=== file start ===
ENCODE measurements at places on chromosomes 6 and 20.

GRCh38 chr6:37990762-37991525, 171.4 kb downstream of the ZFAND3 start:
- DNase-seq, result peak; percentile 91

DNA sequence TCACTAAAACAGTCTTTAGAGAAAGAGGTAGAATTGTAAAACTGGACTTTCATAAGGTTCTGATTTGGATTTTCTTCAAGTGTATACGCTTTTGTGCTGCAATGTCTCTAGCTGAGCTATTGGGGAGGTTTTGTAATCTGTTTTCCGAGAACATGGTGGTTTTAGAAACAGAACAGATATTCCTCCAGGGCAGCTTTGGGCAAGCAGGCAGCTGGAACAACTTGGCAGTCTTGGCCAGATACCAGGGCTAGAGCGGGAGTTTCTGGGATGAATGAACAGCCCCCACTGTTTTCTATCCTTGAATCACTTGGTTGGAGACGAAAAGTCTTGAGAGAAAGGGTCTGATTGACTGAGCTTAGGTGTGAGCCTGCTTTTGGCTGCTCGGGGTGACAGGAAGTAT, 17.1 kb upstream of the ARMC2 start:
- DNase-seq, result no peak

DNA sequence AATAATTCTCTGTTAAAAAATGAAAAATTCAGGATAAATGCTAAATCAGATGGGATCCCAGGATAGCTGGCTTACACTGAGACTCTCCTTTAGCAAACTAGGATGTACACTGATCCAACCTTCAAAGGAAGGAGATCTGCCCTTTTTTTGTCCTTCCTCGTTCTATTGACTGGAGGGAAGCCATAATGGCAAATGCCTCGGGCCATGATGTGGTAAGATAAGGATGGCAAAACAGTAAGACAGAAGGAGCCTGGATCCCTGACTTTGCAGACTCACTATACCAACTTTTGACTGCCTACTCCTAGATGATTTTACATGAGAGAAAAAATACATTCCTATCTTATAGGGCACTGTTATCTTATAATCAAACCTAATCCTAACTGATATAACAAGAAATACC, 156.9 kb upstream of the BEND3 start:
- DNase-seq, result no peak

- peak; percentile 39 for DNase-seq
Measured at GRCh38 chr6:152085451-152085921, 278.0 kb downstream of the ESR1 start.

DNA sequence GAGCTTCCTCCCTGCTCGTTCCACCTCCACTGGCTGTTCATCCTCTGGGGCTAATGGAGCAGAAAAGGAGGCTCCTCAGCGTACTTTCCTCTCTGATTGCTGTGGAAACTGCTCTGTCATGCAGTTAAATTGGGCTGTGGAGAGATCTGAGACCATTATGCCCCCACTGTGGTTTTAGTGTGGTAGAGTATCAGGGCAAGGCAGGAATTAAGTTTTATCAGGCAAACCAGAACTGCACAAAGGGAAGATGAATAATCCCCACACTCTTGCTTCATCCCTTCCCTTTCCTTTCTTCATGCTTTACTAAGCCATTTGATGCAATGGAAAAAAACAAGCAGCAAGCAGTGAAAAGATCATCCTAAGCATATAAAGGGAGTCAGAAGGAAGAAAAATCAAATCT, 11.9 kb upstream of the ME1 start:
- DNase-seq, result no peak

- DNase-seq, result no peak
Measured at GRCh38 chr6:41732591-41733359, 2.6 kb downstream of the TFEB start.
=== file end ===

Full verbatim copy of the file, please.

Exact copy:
ENCODE measurements at places on chromosomes 6 and 20.

GRCh38 chr6:37990762-37991525, 171.4 kb downstream of the ZFAND3 start:
- DNase-seq, result peak; percentile 91

DNA sequence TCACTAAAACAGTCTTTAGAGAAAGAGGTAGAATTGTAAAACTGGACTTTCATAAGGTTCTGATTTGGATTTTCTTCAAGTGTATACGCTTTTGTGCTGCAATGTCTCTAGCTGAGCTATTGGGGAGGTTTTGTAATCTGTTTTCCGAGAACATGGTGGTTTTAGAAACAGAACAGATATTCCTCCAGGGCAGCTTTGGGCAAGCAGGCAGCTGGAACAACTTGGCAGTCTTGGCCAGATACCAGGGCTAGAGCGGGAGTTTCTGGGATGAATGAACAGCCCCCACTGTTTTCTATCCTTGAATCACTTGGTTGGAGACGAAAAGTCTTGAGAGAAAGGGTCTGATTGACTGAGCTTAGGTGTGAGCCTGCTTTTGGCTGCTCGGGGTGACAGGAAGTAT, 17.1 kb upstream of the ARMC2 start:
- DNase-seq, result no peak

DNA sequence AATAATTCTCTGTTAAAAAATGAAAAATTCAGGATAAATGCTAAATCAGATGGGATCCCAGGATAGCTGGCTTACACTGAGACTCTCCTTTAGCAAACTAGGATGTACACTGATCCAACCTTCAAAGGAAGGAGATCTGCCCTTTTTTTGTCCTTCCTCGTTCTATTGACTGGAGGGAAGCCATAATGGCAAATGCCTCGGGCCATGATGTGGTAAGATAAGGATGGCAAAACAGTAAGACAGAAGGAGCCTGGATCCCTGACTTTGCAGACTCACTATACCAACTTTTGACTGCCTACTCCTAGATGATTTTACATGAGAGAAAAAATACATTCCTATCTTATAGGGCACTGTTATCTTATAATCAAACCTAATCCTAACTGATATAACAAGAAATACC, 156.9 kb upstream of the BEND3 start:
- DNase-seq, result no peak

- peak; percentile 39 for DNase-seq
Measured at GRCh38 chr6:152085451-152085921, 278.0 kb downstream of the ESR1 start.

DNA sequence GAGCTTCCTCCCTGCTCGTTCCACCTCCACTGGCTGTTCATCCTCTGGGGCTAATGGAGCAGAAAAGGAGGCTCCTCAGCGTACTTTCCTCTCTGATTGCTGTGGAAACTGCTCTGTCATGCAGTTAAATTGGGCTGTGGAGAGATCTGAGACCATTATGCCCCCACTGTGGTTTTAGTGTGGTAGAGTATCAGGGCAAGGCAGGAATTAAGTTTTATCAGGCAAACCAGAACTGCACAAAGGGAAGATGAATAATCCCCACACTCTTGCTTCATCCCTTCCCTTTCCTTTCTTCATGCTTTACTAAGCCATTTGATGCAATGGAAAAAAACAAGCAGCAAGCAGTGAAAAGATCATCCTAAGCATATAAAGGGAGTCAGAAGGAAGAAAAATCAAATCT, 11.9 kb upstream of the ME1 start:
- DNase-seq, result no peak

- DNase-seq, result no peak
Measured at GRCh38 chr6:41732591-41733359, 2.6 kb downstream of the TFEB start.